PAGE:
To My Dog's Previous Owner

“their heart grew cold

they let their wings down”

Sappho





To the previous owners of my dogs, Ellis and Arwen:


What were you thinking? What went through your mind when you discarded them like trash? Ellis was full grown at about a year old when he was found wandering the streets. No collar, no tag, no human. I know he's not a great looking dog (by some standards; his vet claims he looks like an alien space baby, and she's not wrong), but I'm not a great looking human, and I suspect neither are most people. Did you discard him because he was too hyper? Because he was desperate for activity, or did you just "outgrow" him, and he was easily discarded by you, since all you really had to do was open your front door?




You made sure you had no ties to him through microchipping or having tags on him, so he was easy to throw away. But knowing what I know about this ugly, wonderful, burly beast of a dog, I'll bet he didn't throw you away so easily. I'll bet he wondered what happened. Where were his people? He knew you weren't perfect, and not as cute as you were when you were little, but you were his people, and he loved you. I'll bet he'd still forgive you if you ever cared to find out what happened to your former dog.


But he's mine now. He's sporting a beautiful leather collar with my name and phone number. He has his dog license (I opted for the "life" tags, which never have to be renewed, because I plan on keeping him in my home for the rest of his life, and in my heart for the rest of mine). Do you even know what you missed out on? Because the dog you threw away knows more tricks than I can count. He learned all the guidelines of our house the first week we had him, and above all, he's learned that he belongs here, and a crowbar can't pry him away from me. He's mine. And I'm his.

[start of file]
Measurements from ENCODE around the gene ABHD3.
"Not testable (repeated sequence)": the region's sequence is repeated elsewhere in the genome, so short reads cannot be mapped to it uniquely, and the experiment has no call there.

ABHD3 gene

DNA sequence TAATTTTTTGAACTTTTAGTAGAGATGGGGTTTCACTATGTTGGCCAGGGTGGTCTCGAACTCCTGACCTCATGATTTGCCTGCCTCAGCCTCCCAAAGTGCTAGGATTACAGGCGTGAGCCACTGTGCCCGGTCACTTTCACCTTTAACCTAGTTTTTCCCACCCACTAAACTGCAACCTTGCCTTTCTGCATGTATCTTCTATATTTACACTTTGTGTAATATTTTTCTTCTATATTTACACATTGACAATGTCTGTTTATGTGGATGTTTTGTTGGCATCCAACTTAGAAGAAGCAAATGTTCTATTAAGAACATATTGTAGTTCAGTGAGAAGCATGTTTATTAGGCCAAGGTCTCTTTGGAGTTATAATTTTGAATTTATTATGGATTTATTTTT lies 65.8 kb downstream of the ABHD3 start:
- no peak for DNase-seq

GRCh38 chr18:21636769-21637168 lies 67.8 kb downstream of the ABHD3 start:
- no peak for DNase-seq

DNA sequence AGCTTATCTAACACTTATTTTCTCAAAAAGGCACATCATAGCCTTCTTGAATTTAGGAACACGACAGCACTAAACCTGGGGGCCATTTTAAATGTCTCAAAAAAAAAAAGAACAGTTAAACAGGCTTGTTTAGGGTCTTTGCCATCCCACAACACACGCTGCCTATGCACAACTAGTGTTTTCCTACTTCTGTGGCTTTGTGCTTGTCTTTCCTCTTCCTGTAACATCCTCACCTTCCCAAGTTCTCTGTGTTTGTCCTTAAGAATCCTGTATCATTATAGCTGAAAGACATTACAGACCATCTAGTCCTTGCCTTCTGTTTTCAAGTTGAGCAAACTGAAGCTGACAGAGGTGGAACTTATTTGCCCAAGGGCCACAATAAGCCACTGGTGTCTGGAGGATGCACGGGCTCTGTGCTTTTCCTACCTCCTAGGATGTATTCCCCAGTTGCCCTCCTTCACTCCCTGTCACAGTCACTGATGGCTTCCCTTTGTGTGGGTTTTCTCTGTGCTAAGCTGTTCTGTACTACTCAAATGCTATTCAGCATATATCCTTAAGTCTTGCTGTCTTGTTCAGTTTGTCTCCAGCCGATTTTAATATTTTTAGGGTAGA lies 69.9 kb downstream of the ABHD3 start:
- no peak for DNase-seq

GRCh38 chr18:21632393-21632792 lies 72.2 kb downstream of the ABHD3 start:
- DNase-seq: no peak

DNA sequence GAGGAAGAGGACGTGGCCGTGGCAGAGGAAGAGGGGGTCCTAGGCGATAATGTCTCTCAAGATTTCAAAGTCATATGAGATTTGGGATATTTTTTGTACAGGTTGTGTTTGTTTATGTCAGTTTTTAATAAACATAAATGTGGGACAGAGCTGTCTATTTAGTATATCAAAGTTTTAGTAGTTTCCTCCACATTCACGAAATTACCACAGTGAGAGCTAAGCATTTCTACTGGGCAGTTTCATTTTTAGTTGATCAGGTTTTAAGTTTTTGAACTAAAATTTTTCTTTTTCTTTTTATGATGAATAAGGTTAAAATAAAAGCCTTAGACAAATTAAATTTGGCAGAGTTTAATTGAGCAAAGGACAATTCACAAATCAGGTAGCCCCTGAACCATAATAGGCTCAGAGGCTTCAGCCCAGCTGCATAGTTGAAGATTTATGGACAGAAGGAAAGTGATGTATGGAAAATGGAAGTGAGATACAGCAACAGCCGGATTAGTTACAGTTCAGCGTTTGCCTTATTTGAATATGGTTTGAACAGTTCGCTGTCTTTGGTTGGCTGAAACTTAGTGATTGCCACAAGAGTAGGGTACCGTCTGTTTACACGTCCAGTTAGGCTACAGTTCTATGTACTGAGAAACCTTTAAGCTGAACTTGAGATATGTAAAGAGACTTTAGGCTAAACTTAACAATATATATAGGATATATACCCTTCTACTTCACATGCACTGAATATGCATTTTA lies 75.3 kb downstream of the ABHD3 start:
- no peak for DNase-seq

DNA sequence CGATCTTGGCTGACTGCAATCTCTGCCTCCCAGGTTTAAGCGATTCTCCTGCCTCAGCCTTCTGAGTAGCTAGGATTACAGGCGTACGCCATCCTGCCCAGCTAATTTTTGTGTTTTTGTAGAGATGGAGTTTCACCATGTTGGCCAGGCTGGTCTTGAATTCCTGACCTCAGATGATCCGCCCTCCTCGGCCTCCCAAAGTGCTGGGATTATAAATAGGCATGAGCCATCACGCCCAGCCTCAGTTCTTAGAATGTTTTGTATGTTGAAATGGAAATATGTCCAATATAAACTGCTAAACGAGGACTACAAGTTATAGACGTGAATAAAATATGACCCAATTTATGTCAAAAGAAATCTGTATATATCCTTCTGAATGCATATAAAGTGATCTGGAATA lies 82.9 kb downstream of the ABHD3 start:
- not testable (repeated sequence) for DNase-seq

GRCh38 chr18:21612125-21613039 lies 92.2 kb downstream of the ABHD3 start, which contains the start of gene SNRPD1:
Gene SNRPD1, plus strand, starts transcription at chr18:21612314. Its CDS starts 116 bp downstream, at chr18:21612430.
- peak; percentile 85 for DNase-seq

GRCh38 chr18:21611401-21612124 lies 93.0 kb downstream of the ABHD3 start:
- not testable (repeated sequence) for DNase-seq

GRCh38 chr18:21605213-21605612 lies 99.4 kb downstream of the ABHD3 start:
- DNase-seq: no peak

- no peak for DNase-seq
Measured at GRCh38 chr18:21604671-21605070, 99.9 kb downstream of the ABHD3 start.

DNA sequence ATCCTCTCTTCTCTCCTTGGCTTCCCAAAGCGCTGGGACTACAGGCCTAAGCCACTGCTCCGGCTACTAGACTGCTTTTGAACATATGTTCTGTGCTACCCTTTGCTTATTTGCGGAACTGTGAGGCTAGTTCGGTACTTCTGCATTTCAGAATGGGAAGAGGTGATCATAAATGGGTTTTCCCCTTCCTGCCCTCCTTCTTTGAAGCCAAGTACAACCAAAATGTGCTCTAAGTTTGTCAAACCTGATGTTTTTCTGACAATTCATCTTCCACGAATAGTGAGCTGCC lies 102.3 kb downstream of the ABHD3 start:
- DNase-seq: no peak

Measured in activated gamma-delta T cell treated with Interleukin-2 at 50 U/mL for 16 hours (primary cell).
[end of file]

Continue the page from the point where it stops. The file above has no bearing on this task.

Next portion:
Now, I'd like to think perhaps it was situational. There are plenty of legitimate reasons why a dog may need to be rehomed. For those people who find themselves needing to rehome their beloved pets, through no fault of their own, my heart breaks for you. I'm not here to mock a wounded soul; sometimes goodbye is the only safe or humane choice. I will never judge your decision; you did the best you could with what you had. I'm so sorry. You deserved better.


I'd like to believe that's what happened with Ellis, but I'll never know.


But Arwen was different. I know that. You knew that.



I trained with Arwen when she was a small puppy, about 3 months old. You commented to me many, many times about how good she was being for me, but never for you. You mentioned that she was so calm around me, but never like that for you. You complained about her not being housebroken, about how ...energetic she was. You complained about her very existence.


That's okay. I know that there's a lot of frustration that happens with dogs, especially if you don't understand how to communicate with them properly. Perhaps you were so focused on non-stop positives, you forgot that a calm, gentle negative is an option, too.


There are also those to believe that a dog needs DICIPLINE and they need to know who is aLpHa in this house. I mostly pity those people. Maybe they were never taught better as kids (I certainly wasn't). But I came from an abusive household, yet I learned to do better, and be better. So can you, I those authoritarian types I train, who end up changing their minds and their techniques towards communication rather than dominance...I love you guys. That's a hard change, but you did it.


But you, as Arwen's previous owners, were neither harsh, nor were you permissive with nonstop positives. You simply forgot she existed. Even when you called me to set up our session, and I told you I loved Border Collies, you immediately said (not really jokingly) that I could take her. You didn't mean it as a joke, though, did you?


I enter a session with an open mind, and of course I fell in love with Arwen, like so many dogs I train. None are "pleasers", and I don't want to them to be. Almost all of them are willing to hear me out, to try to communicate with me, and for that I respect them. I love dogs for that very reason.